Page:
Significant differences between cantons

It is important to keep in mind that each canton has the freedom to establish its standard for “sufficient” financial means. Furthermore, each canton employs a different methodology in their calculation. Some cantons consider a person financially independent if they already have adequate resources to live comfortably until the end of their life, while others have less stringent requirements, demanding that applicants provide evidence of financial independence for at least 2 to 3 years.

Certain cantons even permit future events, such as the sale of property or the acquisition of other future income, to be taken into account when evaluating applications for permits.

How easy is it to relocate to Switzerland from the EU?

EU citizens who have decided to permanently relocate to Switzerland have an upper hand compared to citizens of third countries. Upon arrival in the confederation, they must apply for a residence permit within 14 days. The permit is granted on various grounds, including employment with a local company, self-employment, or small family business. Resident permits are also issued to independent individuals with sufficient financial means.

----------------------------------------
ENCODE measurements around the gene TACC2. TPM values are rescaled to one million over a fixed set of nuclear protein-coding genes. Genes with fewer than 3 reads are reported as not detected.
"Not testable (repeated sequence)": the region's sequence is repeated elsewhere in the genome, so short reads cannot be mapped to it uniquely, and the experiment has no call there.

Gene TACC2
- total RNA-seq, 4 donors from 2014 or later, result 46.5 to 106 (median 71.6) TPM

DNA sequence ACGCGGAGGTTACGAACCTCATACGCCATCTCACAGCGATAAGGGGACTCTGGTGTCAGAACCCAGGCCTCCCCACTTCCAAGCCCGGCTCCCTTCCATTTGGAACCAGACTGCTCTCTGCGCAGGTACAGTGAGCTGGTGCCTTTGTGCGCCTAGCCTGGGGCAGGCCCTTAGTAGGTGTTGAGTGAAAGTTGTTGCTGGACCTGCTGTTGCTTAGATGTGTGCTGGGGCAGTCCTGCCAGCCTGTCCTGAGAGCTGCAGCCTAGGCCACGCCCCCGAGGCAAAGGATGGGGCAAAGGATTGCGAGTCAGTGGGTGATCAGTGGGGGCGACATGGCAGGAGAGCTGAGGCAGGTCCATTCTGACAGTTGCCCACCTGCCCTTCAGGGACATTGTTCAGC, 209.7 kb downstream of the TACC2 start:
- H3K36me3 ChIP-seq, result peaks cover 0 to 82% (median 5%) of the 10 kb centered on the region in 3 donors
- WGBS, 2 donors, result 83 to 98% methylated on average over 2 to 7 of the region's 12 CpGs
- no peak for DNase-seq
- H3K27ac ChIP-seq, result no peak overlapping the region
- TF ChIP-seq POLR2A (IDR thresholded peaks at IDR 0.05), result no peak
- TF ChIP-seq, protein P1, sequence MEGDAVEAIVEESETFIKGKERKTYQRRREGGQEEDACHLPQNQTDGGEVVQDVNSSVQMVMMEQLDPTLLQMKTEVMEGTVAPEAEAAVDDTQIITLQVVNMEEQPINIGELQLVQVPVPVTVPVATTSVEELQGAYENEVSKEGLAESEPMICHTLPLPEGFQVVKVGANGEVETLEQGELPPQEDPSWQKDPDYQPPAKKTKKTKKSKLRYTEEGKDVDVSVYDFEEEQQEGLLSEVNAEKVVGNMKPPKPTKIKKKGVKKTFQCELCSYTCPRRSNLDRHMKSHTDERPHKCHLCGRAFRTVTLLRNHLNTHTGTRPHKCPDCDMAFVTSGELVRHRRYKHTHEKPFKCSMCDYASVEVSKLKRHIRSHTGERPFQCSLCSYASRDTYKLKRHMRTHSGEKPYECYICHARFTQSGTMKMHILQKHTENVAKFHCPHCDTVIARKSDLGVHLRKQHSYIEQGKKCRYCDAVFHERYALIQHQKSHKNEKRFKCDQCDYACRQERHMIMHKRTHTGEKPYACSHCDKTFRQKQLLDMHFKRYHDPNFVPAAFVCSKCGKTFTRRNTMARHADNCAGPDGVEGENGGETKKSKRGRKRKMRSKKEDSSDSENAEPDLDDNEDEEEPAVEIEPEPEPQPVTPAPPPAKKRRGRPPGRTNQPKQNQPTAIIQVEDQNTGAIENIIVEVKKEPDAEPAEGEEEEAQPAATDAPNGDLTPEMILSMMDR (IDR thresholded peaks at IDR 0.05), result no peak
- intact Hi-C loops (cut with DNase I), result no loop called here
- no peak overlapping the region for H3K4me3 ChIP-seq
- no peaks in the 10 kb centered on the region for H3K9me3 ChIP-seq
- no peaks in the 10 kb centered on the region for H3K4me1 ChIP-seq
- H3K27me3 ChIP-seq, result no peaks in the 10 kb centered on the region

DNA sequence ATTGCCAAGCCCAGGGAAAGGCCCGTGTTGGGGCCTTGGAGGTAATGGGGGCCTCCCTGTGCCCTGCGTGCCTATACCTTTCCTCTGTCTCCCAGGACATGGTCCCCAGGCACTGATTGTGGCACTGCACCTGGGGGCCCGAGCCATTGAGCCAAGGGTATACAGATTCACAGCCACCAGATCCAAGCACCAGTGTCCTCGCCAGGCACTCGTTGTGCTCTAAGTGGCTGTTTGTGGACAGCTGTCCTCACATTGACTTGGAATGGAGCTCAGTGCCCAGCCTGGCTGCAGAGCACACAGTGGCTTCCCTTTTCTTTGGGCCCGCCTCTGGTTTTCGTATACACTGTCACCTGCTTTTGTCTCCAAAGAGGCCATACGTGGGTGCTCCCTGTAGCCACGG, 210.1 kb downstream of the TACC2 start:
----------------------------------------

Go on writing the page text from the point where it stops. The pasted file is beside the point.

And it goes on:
Applicants meeting these criteria are issued Swiss residence permits under simplified and speedy procedures (up to 7 days), whereas third-country citizens may spend several months obtaining such permits.

European citizens are entitled to more advantageous conditions when negotiating tax agreements with cantons. If an EU citizen holds a residence permit based on employment and loses their job, the Swiss authorities allow them 6 months to find alternative employment. Moreover, EU citizens who have resided in Switzerland uninterrupted for at least 5 years are eligible for a settlement permit (a.k.a. a residence permit) in the country.

Relatives and partners of EU/EFTA citizens